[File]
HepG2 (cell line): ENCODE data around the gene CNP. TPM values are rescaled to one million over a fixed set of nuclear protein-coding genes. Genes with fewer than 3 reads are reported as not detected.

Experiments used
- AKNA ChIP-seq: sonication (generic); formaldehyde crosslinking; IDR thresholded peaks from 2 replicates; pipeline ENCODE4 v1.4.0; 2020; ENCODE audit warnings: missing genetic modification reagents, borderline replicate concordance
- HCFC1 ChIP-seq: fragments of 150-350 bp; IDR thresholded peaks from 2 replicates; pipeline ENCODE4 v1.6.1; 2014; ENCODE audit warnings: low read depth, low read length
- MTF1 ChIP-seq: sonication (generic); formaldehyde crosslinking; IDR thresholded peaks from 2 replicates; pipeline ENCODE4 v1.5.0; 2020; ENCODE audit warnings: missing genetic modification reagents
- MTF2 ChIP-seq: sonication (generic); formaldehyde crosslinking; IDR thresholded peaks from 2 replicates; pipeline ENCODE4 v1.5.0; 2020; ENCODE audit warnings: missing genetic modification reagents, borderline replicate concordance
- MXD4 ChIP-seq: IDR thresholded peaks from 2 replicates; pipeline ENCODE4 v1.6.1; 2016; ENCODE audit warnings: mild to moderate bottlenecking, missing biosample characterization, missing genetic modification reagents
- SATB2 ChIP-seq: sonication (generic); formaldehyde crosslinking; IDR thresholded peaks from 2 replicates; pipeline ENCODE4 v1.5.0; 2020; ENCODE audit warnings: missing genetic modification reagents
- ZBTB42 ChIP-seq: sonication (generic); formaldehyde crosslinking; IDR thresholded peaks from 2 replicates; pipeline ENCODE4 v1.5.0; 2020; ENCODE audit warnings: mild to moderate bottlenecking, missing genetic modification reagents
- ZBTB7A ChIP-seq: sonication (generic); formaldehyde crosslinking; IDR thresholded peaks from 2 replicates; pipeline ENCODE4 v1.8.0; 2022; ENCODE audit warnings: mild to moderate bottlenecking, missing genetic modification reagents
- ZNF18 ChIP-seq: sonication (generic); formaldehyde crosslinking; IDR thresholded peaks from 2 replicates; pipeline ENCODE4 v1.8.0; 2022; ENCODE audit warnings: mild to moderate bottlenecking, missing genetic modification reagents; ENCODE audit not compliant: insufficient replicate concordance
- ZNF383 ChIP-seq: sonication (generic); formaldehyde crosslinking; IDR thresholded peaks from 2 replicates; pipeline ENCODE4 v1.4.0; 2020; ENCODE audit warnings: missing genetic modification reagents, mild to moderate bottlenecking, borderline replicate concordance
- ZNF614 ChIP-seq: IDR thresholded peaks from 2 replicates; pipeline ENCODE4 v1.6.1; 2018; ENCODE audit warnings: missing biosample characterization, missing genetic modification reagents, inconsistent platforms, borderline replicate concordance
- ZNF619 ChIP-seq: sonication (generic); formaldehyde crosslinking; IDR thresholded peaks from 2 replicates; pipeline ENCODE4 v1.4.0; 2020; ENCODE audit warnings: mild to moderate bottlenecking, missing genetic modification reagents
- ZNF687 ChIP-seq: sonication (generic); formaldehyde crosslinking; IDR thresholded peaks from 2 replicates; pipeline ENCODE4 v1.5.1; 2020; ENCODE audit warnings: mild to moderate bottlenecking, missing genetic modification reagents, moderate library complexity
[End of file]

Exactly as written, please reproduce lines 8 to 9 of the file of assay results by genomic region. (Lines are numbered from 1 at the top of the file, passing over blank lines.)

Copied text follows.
- SATB2 ChIP-seq: sonication (generic); formaldehyde crosslinking; IDR thresholded peaks from 2 replicates; pipeline ENCODE4 v1.5.0; 2020; ENCODE audit warnings: missing genetic modification reagents
- ZBTB42 ChIP-seq: sonication (generic); formaldehyde crosslinking; IDR thresholded peaks from 2 replicates; pipeline ENCODE4 v1.5.0; 2020; ENCODE audit warnings: mild to moderate bottlenecking, missing genetic modification reagents